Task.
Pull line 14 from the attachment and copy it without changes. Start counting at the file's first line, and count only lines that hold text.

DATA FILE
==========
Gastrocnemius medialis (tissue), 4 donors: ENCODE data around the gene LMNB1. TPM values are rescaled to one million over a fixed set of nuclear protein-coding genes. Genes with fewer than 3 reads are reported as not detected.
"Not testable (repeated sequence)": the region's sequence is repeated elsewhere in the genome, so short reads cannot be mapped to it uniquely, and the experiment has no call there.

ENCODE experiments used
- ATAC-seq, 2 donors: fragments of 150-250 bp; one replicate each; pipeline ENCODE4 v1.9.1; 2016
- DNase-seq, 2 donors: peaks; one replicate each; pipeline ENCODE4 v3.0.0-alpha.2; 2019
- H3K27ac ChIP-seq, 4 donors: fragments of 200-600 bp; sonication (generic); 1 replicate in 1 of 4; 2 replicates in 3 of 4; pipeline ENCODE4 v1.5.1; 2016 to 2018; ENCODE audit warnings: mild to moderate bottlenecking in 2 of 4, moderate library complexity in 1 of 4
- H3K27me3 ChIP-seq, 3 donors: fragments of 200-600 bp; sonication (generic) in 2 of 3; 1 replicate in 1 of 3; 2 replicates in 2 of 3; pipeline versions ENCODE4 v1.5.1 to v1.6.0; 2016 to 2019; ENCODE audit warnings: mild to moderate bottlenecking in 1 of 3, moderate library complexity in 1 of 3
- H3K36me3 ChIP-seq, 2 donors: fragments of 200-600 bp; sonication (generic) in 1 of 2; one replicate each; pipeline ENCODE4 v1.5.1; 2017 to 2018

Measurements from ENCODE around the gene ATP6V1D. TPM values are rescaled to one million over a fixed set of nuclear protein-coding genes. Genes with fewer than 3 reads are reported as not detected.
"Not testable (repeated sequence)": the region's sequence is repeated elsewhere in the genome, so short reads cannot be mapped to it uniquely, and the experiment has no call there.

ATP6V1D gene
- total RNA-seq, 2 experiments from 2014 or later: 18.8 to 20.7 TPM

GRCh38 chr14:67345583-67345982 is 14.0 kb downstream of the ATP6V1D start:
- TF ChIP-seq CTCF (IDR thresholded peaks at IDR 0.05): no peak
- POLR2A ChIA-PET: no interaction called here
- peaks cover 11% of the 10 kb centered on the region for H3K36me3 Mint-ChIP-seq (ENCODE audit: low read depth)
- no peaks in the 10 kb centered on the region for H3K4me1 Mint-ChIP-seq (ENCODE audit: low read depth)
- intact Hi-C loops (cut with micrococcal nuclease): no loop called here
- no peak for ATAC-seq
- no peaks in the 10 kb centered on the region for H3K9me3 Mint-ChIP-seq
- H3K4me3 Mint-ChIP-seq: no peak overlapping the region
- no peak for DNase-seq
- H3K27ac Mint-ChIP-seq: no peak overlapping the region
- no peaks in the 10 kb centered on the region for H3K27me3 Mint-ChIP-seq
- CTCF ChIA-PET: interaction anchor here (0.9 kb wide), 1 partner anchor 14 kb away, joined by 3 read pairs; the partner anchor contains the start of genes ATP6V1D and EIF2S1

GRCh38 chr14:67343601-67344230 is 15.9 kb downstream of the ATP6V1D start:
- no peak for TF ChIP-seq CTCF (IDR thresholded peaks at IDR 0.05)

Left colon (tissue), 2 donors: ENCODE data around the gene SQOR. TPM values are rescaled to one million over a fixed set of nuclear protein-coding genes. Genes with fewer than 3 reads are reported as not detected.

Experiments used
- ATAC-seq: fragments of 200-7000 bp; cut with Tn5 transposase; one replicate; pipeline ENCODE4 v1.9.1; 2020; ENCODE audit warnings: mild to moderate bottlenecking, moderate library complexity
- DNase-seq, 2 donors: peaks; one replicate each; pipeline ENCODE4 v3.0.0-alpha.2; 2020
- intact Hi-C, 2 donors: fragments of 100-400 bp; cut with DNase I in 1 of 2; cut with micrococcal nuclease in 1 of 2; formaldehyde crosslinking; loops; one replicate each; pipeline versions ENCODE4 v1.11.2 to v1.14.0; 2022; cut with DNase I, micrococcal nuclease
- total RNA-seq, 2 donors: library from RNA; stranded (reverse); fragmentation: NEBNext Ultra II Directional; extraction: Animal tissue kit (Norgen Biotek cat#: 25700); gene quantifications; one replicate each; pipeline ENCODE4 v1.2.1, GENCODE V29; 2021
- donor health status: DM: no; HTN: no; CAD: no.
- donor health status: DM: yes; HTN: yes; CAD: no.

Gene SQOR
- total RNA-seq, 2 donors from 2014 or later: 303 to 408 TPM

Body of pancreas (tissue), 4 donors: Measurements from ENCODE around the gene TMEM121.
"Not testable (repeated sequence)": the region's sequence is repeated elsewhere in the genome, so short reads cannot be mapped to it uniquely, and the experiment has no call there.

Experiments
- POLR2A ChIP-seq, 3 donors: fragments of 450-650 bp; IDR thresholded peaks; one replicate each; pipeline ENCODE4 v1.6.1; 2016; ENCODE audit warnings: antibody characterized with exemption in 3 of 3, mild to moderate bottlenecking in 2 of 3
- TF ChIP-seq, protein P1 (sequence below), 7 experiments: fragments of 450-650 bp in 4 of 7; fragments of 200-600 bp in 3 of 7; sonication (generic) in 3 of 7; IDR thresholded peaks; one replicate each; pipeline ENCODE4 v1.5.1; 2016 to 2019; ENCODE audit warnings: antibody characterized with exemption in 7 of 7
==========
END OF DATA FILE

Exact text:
- TF ChIP-seq CTCF (IDR thresholded peaks at IDR 0.05): no peak